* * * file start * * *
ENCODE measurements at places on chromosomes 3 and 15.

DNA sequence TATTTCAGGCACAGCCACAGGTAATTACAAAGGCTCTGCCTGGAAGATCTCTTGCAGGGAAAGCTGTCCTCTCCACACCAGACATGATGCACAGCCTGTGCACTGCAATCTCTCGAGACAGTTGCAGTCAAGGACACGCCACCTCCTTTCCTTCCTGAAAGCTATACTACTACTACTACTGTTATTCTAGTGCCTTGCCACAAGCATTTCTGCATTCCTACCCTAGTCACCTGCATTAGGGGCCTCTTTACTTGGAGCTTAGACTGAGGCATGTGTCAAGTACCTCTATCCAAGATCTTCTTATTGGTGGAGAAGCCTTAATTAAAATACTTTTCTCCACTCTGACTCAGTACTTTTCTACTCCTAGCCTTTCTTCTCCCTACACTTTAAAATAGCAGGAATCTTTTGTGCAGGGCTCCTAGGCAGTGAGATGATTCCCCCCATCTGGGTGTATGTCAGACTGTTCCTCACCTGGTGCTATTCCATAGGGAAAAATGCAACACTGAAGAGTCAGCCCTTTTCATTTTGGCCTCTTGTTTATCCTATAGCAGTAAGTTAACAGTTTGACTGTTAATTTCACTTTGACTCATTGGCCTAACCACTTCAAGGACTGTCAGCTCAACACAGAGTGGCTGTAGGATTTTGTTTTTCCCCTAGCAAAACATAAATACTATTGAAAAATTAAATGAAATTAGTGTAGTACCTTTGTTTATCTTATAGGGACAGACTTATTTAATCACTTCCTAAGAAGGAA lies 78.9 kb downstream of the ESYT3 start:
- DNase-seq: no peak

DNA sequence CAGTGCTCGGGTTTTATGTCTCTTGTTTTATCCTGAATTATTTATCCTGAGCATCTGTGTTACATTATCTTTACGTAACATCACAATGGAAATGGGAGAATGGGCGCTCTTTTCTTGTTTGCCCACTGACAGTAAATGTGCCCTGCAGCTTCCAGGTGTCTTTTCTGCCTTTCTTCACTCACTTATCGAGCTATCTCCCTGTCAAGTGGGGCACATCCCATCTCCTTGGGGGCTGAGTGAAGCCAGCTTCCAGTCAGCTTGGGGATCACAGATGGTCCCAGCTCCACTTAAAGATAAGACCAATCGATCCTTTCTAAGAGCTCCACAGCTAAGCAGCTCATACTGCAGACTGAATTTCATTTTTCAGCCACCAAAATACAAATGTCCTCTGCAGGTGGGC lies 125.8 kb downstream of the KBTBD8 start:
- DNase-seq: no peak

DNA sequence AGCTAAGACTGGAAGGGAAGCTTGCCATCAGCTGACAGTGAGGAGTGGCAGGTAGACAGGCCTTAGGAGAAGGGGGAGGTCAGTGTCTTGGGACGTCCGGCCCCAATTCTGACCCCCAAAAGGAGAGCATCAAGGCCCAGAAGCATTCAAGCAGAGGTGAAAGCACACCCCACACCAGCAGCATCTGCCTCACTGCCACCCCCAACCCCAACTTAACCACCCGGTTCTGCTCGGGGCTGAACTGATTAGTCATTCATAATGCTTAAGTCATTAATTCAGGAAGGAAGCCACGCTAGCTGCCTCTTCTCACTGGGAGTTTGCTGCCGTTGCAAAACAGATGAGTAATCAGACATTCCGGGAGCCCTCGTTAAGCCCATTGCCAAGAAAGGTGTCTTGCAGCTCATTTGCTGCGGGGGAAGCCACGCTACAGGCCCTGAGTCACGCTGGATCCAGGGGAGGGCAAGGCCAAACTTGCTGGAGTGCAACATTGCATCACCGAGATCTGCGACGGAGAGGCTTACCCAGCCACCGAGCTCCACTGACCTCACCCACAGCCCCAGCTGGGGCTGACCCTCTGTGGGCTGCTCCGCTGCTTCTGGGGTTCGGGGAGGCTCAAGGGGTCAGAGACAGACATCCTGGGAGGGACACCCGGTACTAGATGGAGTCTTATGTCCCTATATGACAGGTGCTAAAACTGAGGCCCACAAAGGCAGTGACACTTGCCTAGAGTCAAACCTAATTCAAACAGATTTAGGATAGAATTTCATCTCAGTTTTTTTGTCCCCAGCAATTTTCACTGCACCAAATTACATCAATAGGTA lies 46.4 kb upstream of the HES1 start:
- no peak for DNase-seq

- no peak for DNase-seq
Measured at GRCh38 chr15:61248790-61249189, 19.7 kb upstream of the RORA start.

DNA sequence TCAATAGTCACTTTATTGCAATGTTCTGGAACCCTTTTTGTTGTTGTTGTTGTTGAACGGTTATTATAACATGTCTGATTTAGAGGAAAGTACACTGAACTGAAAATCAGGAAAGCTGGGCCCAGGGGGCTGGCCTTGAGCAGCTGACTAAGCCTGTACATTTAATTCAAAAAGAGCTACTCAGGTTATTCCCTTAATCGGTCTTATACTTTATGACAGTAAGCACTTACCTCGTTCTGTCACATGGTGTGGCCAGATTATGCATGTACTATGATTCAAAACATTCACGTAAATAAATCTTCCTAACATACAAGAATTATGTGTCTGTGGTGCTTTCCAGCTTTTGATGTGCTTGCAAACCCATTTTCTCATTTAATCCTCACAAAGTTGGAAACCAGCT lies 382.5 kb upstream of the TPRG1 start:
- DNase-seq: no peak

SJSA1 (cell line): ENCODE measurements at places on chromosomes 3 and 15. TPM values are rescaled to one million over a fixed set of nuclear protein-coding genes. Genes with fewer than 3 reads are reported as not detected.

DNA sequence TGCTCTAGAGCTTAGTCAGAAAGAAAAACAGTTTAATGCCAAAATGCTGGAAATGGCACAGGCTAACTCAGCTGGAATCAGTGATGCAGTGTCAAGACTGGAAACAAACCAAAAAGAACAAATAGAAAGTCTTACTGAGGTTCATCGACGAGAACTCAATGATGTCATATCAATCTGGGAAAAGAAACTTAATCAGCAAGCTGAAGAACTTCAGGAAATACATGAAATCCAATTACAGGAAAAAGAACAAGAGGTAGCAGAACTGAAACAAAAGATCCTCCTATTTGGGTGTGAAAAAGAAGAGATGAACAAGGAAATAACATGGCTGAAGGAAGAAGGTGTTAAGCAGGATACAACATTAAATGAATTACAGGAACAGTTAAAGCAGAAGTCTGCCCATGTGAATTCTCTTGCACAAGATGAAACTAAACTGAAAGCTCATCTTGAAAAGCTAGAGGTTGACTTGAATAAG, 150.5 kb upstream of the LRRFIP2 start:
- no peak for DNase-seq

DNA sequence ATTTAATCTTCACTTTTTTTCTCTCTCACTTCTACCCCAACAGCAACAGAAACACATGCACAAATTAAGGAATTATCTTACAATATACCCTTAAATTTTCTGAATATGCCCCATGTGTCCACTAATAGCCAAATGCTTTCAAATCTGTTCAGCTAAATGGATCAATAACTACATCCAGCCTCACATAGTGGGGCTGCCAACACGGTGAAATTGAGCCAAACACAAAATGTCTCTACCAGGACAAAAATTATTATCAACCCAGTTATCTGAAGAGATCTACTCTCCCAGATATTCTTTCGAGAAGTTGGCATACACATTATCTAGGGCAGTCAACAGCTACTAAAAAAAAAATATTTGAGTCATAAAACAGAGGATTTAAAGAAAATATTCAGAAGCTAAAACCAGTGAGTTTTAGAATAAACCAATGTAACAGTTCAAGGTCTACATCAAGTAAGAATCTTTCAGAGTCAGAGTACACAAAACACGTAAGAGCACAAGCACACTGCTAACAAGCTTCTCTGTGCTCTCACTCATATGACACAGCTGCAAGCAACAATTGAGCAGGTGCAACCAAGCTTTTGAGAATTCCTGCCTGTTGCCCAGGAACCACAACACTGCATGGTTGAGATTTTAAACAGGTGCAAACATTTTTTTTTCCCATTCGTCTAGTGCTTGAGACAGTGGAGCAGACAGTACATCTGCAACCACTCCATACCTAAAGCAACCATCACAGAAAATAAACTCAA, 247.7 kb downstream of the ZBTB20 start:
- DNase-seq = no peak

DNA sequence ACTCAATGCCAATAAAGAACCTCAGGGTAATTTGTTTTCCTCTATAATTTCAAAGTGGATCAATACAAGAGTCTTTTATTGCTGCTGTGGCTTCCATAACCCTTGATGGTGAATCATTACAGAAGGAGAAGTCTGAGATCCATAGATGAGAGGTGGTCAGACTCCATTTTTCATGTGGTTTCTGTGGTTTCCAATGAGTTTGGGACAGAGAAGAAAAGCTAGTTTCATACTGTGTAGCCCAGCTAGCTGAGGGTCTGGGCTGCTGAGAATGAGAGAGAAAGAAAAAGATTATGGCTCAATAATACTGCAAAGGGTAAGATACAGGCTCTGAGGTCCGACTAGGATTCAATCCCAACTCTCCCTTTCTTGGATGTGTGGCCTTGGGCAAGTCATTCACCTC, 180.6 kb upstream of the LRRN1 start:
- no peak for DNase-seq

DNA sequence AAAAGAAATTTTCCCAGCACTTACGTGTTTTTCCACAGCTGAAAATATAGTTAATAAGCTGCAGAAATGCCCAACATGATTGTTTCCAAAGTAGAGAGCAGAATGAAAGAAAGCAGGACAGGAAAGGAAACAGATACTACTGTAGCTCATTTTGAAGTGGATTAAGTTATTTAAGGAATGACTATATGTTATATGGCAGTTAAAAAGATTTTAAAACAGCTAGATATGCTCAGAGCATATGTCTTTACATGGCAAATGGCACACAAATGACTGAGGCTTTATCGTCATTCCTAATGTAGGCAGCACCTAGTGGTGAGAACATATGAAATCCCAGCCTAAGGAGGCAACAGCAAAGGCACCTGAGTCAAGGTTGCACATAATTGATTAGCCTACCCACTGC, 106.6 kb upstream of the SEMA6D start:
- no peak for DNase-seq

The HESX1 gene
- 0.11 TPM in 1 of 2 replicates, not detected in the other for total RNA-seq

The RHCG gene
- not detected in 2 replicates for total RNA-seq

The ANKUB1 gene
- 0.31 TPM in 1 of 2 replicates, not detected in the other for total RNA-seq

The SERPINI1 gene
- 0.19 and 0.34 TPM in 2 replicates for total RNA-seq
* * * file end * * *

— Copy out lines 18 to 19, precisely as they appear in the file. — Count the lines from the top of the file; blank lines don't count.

- no peak for DNase-seq

DNA sequence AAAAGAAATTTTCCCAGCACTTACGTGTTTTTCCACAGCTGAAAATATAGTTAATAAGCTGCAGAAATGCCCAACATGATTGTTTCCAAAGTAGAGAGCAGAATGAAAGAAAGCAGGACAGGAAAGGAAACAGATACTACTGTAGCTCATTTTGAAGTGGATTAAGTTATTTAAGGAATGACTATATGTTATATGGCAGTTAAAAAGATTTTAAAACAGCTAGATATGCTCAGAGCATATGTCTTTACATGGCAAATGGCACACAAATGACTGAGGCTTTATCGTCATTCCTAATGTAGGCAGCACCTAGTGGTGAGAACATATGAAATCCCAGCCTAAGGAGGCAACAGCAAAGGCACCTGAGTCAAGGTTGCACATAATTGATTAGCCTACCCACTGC, 106.6 kb upstream of the SEMA6D start: